Liwa Quaternary Sand Aquifer
- 57 Downloads
This chapter investigates the hydrogeology and hydrogeochemistry of the “Liwa Quaternary sand aquifer” in the western UAE. The results of an investigation uncovered the presence of a fresh groundwater lens south of the Bu Hasa Oil Field. A similar aquifer is already known to exist in the area between Madinat Zayed and Liwa Oasis. The aquifers in both areas have similar hydraulic properties, water chemistry and isotopic contents. For this reason, both aquifers are named by the authors the Liwa Quaternary sand aquifer.
The Liwa Quaternary sand aquifer is composed of two fresh/groundwater mounds in Liwa and Bu Hasa and constitutes a relic of an older and larger aquifer system formed during the pluvial periods that affected the northwestern part of Liwa Oasis between 7000 and 5000 years ago. A large mound of an oval shape, 120-km long and 40-km wide, extends between the Liwa Crescent and Madinat Zayed, and another small elliptical mound, with an average diameter of 40 km, occurs between Bu Hasa and Habshan areas. In Liwa, the groundwater depth is <5 to >50 m, and in Bu Hasa the groundwater depth is 24–52 m. The aquifer’s hydraulic parameters are: “hydraulic conductivity (K) is 2.3–8.5 m/d, transmissivity (T) is 200–650 m2/d and specific capacity (SC) is 40–90 m2/d. The aquifer’s saturated thickness varies from <75 m at Shah and Hamim to >175 m between Bu Hasa and Madinat Zayed. The Liwa Quaternary sand aquifer is free (Sy = 0.1–0.3) and heterogeneous (hydraulic gradient = 0.001–0.01)”.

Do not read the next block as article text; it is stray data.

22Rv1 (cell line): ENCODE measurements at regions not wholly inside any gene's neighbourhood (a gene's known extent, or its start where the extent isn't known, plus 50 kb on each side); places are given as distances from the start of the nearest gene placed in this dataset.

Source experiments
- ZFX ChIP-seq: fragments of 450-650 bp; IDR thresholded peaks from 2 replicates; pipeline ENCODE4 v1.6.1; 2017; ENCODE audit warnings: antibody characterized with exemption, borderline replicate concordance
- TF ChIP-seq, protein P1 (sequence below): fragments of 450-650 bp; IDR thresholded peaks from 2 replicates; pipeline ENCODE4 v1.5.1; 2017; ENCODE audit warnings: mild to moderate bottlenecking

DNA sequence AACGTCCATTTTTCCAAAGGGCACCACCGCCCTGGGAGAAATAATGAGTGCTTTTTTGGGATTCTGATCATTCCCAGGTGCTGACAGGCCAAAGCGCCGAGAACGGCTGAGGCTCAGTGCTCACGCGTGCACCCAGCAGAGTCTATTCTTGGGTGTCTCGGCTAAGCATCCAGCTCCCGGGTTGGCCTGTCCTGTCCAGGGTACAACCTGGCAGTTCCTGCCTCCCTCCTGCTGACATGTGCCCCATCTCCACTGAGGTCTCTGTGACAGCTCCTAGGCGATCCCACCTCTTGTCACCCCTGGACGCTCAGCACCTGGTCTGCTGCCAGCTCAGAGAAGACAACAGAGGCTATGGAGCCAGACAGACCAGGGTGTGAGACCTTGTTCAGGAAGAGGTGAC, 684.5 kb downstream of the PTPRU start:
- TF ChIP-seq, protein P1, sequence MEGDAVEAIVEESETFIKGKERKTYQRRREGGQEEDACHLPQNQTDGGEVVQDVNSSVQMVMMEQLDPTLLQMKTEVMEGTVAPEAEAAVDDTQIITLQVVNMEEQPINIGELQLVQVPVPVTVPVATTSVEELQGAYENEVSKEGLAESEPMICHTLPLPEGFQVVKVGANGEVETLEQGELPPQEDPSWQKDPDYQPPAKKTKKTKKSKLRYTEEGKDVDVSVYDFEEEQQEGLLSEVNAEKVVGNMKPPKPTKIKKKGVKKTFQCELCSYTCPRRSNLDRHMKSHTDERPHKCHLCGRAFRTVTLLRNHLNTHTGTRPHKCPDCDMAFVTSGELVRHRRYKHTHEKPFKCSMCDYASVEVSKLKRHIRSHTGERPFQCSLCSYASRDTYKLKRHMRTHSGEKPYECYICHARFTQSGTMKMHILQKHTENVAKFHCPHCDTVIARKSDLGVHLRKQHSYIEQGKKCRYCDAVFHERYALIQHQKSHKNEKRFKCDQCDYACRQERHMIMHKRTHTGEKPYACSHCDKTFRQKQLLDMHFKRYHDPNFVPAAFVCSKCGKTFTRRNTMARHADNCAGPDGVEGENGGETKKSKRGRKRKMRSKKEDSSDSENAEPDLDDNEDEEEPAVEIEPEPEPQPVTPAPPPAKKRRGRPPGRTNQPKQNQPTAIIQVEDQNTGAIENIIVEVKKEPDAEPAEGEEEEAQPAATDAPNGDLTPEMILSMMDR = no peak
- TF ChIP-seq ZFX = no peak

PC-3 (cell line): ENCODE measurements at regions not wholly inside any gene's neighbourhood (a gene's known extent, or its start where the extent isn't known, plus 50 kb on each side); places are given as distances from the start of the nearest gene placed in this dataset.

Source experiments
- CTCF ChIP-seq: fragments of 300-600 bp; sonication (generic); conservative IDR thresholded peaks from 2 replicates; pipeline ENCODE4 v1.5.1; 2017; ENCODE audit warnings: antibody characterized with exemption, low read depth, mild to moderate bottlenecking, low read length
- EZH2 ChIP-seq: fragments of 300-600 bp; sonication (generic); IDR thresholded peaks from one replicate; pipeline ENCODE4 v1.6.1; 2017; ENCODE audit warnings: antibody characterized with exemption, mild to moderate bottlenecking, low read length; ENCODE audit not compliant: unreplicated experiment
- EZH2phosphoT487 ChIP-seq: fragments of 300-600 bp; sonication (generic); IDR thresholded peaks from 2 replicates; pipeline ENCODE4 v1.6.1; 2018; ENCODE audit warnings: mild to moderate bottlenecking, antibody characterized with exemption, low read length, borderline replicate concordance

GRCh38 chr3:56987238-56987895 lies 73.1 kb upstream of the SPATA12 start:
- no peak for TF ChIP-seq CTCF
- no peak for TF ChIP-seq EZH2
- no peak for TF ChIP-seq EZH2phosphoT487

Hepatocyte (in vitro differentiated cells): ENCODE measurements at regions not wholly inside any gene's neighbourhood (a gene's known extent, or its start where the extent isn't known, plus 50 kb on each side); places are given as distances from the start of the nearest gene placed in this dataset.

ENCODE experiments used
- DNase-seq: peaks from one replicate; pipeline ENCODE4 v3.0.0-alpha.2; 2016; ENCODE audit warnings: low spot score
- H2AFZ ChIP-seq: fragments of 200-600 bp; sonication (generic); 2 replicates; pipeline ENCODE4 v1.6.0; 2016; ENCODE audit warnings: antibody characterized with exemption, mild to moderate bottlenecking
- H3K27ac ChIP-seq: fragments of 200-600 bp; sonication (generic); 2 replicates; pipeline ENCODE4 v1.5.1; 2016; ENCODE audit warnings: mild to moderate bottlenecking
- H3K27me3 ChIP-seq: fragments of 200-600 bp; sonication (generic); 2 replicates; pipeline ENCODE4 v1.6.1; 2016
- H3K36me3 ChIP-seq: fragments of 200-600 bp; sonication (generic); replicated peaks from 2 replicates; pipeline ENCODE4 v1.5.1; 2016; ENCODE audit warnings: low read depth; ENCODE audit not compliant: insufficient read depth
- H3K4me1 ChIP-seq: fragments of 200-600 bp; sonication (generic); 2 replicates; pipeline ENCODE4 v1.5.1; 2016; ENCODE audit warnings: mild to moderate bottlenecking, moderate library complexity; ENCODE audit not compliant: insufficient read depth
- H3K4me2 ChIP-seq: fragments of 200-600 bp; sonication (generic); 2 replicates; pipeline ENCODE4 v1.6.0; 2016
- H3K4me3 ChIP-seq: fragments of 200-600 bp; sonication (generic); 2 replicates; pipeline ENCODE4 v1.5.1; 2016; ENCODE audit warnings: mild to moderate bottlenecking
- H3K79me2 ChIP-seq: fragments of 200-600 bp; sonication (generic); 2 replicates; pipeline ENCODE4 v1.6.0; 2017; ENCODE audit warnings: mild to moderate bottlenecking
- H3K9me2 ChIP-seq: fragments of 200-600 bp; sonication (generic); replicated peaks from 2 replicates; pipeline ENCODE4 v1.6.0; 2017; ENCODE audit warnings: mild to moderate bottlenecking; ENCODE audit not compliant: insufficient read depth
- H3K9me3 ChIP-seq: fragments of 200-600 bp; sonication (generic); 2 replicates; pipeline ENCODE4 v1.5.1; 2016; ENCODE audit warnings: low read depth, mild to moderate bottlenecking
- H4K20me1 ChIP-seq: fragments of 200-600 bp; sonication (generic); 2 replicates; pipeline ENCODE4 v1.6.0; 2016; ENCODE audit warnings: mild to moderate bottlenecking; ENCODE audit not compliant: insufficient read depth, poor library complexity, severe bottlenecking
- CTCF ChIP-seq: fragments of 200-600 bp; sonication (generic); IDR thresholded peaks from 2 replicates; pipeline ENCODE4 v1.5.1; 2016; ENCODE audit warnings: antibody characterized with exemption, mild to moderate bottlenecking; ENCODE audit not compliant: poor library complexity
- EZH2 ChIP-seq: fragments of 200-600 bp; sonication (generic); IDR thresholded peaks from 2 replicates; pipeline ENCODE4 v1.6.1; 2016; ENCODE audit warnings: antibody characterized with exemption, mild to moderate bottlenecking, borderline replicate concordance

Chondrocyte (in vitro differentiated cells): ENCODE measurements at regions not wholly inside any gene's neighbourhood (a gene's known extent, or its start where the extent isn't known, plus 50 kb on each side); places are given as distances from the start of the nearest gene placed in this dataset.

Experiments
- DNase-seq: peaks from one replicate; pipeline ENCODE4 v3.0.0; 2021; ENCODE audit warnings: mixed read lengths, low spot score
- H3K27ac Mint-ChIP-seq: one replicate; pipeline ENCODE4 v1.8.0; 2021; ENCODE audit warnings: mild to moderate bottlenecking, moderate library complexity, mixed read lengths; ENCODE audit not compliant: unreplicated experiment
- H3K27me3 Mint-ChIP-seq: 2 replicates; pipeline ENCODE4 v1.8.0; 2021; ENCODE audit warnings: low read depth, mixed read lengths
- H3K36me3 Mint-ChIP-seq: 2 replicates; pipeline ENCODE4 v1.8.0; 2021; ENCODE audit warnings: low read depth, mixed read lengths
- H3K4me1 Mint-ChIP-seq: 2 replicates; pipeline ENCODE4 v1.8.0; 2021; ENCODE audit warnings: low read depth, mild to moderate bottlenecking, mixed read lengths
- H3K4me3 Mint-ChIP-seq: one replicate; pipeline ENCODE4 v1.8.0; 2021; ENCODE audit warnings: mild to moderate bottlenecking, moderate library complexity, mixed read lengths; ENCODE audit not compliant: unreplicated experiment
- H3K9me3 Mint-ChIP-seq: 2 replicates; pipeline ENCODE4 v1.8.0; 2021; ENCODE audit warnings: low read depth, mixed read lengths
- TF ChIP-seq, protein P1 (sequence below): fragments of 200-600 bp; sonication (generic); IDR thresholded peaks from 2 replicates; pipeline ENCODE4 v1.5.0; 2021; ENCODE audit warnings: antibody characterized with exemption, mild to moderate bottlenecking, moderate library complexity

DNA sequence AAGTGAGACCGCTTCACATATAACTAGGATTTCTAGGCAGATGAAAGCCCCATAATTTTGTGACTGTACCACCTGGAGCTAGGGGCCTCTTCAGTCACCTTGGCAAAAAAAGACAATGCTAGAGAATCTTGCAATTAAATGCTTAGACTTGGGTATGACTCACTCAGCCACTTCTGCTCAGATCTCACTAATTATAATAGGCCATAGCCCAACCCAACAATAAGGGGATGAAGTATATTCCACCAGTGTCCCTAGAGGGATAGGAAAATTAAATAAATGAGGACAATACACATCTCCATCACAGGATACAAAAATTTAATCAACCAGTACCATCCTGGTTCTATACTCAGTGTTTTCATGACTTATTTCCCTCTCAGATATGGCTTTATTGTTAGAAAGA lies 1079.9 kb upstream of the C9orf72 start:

The groundwater in the Liwa Quaternary sand aquifer is: “Fresh where the total dissolved solids (TDS) is ≤1000 mg/L, saline where the TDS is ≥10,000 mg/L, mostly hard (TH > 200 mg/L) and unsuitable for drinking or domestic uses. The concentrations of all cations and anions (except HCO3−) increase from the center of each fresh water mound outwards in all directions”. The average values of sodium adsorption ratios (SARLiwa = 24 and SARBu Hasa = 40) and electrical conductance (ECLiwa = 13,016 μS/cm and ECBu Hasa = 4588 μS/cm) indicates that the groundwater of the Liwa Quaternary sand aquifer can harm conventional crops when used for irrigation. The concentrations minor cations (NO3− and F−) and trace elements (B, Cr and Zn) are higher than the WHO limits for drinking water.